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M&A Targeting: Tempt Buyers with an Anonymous Teaser

A teaser is an aptly named document: Its intent is to give an M&A Buyer just enough information (the product, the customers, the problem the company solves, and some high-level financials) to make him want to learn more. Another aspect of the teaser is that it’s (usually) anonymous. Most often, a Seller’s M&A advisor (investment banker or business broker, usually) is the person who forwards the teaser to a Buyer.

You shouldn’t send teasers to Buyers without initially phoning them to have a conversation to gauge whether they have any interest in the opportunity. This method keeps you from wasting your time and theirs. Also, speaking with Buyers means they’ll be expecting your teaser and will most likely give it proper consideration instead of considering it unsolicited junk mail.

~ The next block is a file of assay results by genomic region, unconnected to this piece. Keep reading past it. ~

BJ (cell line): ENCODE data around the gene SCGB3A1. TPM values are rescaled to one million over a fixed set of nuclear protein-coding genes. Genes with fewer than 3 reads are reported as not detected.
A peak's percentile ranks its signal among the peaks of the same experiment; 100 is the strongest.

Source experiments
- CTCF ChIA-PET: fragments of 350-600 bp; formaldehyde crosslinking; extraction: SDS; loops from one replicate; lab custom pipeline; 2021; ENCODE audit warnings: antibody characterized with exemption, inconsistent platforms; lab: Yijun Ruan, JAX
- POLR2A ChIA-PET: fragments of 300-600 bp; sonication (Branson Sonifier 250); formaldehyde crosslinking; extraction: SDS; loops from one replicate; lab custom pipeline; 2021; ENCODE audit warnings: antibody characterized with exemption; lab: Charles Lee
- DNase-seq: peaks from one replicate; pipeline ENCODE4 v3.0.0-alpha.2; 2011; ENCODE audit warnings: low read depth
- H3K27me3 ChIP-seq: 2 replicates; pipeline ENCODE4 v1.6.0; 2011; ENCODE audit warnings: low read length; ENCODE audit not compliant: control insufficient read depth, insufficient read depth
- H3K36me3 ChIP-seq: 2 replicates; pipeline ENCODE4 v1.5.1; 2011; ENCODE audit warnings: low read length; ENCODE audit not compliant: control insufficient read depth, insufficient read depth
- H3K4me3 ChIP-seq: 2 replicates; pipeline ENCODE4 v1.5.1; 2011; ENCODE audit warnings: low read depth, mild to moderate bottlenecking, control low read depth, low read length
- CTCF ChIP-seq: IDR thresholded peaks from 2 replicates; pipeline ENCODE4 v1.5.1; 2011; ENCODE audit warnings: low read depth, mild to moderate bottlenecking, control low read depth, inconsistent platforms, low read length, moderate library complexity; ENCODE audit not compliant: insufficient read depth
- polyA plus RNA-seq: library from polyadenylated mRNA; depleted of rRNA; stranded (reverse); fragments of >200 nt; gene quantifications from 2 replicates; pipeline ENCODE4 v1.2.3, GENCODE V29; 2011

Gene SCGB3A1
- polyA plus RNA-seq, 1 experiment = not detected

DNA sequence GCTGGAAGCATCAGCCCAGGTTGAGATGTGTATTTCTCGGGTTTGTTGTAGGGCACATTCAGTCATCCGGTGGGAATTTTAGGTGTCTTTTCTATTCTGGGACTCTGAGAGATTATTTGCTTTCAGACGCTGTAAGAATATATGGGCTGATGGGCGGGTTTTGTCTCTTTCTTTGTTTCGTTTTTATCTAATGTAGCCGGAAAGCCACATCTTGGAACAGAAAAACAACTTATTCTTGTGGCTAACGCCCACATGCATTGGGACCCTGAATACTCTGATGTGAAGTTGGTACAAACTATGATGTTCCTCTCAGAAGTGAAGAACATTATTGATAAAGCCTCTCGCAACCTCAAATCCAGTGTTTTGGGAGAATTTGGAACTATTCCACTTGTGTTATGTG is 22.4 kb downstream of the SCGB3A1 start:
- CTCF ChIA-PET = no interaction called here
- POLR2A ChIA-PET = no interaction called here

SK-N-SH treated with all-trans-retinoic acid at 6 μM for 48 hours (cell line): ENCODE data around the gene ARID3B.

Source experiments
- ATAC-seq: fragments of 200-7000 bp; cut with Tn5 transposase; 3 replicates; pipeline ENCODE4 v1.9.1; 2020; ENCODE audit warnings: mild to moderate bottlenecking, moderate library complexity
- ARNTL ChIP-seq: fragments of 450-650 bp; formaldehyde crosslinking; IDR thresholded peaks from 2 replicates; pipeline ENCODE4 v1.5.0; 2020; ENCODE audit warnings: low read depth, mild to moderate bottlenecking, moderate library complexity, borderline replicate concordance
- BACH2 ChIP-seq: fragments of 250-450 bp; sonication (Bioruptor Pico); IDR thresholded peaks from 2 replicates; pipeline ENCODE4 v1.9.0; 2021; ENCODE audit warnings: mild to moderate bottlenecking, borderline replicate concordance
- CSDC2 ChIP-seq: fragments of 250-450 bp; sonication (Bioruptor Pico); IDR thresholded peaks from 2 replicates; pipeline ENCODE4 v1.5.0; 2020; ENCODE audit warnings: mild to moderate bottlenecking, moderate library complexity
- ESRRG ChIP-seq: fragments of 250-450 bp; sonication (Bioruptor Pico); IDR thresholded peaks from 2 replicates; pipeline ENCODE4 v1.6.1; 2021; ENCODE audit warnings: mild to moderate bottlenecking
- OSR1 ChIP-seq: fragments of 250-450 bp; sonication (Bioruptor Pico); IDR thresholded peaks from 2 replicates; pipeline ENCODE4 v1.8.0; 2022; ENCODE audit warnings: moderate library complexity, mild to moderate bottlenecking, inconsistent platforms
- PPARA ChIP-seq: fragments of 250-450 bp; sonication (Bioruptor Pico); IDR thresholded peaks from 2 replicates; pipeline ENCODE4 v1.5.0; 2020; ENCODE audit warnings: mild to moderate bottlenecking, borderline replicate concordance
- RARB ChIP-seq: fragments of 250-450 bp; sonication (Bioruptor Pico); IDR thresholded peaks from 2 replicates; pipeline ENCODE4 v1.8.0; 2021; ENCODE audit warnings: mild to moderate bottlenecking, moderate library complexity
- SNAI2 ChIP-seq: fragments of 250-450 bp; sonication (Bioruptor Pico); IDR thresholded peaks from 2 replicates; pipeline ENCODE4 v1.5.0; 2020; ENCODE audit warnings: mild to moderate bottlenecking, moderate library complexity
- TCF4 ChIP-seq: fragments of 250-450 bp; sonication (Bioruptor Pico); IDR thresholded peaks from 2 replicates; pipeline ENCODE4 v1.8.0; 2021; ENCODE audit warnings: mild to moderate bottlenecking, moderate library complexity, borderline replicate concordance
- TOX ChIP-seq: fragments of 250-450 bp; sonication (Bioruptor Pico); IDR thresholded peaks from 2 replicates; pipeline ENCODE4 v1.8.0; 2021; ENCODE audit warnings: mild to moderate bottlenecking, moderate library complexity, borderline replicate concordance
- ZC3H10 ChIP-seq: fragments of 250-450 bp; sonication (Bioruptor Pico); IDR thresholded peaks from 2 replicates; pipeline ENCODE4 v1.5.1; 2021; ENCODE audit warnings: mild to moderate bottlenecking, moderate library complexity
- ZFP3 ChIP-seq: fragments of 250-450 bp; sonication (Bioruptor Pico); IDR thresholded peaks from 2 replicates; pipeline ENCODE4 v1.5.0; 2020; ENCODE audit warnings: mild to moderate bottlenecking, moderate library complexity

If, after reviewing the teaser, the Buyer isn’t interested in learning more about the company, the advisor hasn’t disclosed the fact that a specific company is for sale. No names are divulged until the Buyer signs a confidentiality agreement (CA).

Teasers are obviously not anonymous if an employee of the selling company contacts Buyer. Using an intermediary is imperative if Seller wants to maintain anonymity until a confidentiality agreement is in place.

Anonymity is another important facet of the teaser. If a competitor learns that a company is for sale, it may use that information to spook the common prospects and even steal existing clients of the selling company. Also, all things being equal, if you don’t need to give up a bit of information, why should you?

Another important reason for the teaser is that a slow release of information is often better than dumping everything in Buyer’s lap all at once. If Buyer is inundated with information, he may not be willing to dig in and find the reasons why he should pursue a deal. It’s analysis paralysis. Releasing information slowly makes moving to the next step easy for Buyers.

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